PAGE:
Tyler Treadway reports for the TC Palm – “Less than two months after the state Legislature approved a reservoir south of Lake Okeechobee to curb discharges, preliminary work is a month ahead of schedule… But these steps mostly involved doing some research and sending letters. The first major step over the next six months will be figuring out where the reservoir’s “footprint” will be built… It’s expected 3,700 acres just west of the A-2 site will be needed either for the reservoir or for an adjacent stormwater treatment area to clean water before it’s sent south to Everglades National Park.” Read South Florida Water Management District: Lake Okeechobee reservoir work ahead of schedule
Coral Davenport reports for The New York Times – “The Trump administration… took a major legal step toward repealing a bitterly contested Obama-era regulation designed to limit pollution in about 60 percent of the nation’s bodies of water. The rule known as Waters of the United States, or Wotus, had extended existing federal protections of large bodies of water, such as the Chesapeake Bay and Pudget Sound, to smaller bodies that flow into them, such as rivers, small waterways and wetlands… Mr. Pruitt released a 42-page proposal to rescind the rule. Publication of the plan is the first step in a lengthy legal process that the Trump administration must undertake to eventually enact a new regulation, one that is expected to have far fewer restrictions and pollution protections. The administration will also have to detail its legal reasoning for scaling back the rule, a case environmental groups are sure to challenge… ‘This proposal… would strip out needed protections for the streams that feed drinking water sources for one in every three Americans…[,’ said Rhea Suh, the president of the Natural Resources Defense Council.]” Read E.P.A. Moves to Rescind Contested Water Pollution Regulation
Suanne Z. Thamm reports for the Fernandina Observer – “[T]he FBCC might want to discuss... various methods for building a fund to put more city land into conservation… [A] proposal from the North Florida Land Trust (NFLT)… suggested… that participating island businesses would support a voluntary surcharge that would be added to customers’ bills to support conservation efforts through creation of a special fund for a specific purpose… (Commissioner) Poynter said… responsibility for funding additional conservation land lay with the people who live here… Why aren’t we including in our budget money to buy property…?... [H]e asked commissioners if they would be willing to put the matter out for a referendum, as was done with purchasing land for the Greenway. Several commissioners appeared receptive to the idea.” Read North Florida Land Trust explores creating island green fund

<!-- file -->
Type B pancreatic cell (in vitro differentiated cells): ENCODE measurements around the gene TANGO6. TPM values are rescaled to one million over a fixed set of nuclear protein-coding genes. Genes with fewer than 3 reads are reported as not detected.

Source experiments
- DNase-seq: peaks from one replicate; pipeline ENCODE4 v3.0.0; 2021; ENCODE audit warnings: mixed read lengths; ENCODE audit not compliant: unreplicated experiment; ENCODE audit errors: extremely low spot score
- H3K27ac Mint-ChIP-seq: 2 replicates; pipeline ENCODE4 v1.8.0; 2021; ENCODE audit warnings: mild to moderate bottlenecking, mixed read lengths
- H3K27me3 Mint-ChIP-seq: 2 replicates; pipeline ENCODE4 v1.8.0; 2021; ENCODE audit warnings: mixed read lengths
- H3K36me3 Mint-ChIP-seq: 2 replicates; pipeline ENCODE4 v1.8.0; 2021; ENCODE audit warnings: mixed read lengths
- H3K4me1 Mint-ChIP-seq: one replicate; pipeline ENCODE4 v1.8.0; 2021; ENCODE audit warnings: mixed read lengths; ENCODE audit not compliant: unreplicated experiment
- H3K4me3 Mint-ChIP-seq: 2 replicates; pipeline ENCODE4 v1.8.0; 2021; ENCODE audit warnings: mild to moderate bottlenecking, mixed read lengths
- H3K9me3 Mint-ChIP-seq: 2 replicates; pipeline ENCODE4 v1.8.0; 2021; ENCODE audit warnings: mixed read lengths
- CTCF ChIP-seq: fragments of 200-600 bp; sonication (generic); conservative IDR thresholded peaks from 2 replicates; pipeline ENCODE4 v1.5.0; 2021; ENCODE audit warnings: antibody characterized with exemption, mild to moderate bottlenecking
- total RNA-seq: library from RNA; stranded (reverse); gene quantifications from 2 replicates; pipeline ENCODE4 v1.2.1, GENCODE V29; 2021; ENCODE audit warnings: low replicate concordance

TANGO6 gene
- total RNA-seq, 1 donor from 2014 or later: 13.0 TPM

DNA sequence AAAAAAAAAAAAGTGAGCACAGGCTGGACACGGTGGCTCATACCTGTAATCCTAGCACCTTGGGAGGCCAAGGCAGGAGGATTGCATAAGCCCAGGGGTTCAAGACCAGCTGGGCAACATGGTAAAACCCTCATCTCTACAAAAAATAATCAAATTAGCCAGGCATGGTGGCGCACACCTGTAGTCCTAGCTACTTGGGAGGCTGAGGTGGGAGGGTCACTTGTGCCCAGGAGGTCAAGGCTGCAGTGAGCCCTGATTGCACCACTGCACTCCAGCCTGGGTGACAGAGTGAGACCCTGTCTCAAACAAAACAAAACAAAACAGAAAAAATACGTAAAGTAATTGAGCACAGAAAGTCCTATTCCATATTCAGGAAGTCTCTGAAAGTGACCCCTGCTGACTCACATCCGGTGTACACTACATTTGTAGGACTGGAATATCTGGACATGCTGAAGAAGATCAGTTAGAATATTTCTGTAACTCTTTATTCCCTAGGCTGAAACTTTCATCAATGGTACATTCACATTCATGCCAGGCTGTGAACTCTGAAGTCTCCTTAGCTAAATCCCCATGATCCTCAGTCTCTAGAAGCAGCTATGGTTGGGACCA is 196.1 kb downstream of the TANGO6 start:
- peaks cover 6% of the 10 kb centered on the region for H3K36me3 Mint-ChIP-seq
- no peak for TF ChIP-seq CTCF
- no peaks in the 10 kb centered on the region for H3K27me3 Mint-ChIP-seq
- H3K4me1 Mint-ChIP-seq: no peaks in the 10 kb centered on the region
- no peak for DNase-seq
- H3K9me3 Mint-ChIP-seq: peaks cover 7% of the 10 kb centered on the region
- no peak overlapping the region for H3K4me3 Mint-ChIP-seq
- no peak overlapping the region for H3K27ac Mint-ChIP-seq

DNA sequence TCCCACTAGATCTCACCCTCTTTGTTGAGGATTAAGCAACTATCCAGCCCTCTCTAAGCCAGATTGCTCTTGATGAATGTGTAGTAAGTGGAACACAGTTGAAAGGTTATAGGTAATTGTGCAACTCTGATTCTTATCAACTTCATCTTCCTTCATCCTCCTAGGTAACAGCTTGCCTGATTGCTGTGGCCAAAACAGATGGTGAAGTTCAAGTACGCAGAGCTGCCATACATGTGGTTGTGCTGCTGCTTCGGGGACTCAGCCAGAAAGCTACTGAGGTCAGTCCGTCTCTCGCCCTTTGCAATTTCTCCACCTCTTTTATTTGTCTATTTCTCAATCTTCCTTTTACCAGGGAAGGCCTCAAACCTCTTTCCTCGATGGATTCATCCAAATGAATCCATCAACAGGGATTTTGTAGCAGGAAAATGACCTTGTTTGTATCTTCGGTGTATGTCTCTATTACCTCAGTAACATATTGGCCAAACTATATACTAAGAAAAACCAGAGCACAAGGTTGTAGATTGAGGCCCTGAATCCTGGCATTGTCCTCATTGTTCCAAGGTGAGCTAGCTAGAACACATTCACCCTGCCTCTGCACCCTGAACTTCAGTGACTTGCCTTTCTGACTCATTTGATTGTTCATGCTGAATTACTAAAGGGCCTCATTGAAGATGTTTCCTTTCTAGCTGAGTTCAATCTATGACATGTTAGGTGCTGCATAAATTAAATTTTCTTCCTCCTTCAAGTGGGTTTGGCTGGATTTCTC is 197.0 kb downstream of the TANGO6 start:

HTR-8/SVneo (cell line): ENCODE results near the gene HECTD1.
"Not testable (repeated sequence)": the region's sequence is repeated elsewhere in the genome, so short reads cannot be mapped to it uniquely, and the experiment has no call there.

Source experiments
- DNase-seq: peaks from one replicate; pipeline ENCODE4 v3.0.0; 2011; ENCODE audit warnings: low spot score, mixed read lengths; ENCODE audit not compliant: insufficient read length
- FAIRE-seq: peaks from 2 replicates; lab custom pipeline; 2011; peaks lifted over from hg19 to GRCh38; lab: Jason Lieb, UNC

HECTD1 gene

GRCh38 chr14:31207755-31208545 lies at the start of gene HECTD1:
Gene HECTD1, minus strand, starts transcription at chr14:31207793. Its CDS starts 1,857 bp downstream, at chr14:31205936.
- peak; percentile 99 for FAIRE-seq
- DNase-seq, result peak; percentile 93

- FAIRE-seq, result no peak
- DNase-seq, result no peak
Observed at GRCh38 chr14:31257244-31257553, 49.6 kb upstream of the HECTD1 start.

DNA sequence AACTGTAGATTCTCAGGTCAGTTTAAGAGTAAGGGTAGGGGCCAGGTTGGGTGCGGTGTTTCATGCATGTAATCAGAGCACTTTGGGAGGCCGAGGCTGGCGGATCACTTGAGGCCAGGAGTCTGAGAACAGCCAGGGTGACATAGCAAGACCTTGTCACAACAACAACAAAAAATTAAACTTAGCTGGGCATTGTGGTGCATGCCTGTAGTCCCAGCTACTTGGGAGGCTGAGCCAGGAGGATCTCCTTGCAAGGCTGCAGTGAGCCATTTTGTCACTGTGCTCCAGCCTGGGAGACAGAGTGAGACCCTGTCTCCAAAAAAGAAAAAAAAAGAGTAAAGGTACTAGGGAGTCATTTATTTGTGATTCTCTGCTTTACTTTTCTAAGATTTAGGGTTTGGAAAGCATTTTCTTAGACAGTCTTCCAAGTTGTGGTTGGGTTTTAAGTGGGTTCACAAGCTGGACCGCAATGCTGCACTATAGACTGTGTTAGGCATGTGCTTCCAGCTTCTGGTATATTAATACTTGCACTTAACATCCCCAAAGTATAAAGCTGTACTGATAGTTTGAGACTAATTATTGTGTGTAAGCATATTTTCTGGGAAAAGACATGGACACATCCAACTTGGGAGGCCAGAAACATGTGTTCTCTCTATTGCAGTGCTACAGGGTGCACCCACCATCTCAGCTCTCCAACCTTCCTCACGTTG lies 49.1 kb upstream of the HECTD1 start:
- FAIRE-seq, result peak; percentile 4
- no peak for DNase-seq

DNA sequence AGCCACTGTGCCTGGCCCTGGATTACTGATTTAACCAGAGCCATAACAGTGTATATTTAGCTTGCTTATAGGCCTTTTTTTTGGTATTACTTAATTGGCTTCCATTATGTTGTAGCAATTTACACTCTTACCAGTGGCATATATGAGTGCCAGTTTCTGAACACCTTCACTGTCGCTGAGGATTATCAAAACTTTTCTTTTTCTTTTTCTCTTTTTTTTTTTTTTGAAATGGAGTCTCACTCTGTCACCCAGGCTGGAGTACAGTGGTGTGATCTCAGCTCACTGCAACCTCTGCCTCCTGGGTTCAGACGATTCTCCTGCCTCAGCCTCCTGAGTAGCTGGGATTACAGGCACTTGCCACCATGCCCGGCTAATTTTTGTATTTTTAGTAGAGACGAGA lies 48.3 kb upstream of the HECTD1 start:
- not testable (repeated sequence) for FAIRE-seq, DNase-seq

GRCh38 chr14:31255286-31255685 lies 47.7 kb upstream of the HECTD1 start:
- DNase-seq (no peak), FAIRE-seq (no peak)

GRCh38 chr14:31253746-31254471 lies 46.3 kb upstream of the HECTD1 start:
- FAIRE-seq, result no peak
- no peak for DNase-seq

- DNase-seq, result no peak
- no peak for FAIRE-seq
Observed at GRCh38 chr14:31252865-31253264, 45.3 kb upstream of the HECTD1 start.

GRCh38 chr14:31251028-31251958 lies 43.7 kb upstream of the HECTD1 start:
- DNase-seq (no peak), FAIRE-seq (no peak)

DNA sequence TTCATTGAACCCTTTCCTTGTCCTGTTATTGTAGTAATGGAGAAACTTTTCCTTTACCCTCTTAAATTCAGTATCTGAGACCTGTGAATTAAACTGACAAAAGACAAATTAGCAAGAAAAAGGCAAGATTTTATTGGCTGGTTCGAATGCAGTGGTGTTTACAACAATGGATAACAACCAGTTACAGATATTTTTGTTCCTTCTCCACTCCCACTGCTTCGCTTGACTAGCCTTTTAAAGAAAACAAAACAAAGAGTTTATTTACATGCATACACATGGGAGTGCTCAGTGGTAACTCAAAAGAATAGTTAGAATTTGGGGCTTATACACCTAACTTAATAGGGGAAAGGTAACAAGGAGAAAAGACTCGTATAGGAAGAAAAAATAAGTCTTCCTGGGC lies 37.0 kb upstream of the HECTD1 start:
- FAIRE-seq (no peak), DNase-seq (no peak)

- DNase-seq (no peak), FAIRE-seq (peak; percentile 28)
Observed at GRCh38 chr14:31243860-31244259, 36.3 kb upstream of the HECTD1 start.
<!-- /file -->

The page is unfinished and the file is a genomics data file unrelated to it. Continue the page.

Kate Flexter reports for My Suncoast – “For more than 30 years, the Atlantic coast has sat relatively untouched – with no oil or gas drilling. But that could soon change. The Trump administration is taking steps to allow five energy companies to begin oil and natural gas exploration from Delaware Bay to Cape Canaveral in Florida.” Read Push for Atlantic Energy Exploration Could Impact Gulf
Andy Reid reports for the Sun Sentinel – “To move more water south, federal officials have agreed to allow pumping water into drier portions of Everglades National Park – despite previous concerns about drowning endangered birds still nesting on the ground. The risk of rising waters straining the levees that keep South Florida dry now outweighs the threat of killing Cape Sabal Seaside Sparrows, according to the U.S. Fish and Wildlife Service… With that OK, the Army Corps of Engineers on Wednesday approved moving more water into Everglades National Park. Some emergency pumping has already started, with more beginning Thursday… To lessen flows into Broward and Miami-Dade, the district over the weekend started re-routing water from a reservoir in southwestern Palm Beach County and pumping it north into Lake Okeechobee. That risks sending fertilizers and other pollutants that wash off South Florida land into the lake, which already suffers from pollution washing in with water that drains from Central Florida… ‘We go from flood to drought, flood to drought. Normal doesn’t exist,’ (Audubon Florida’s) Hill-Gabriel said. ‘Everglades restoration needs to be completed.’” Read Emergency draining into Everglades OK’d to ease South Florida flooding risks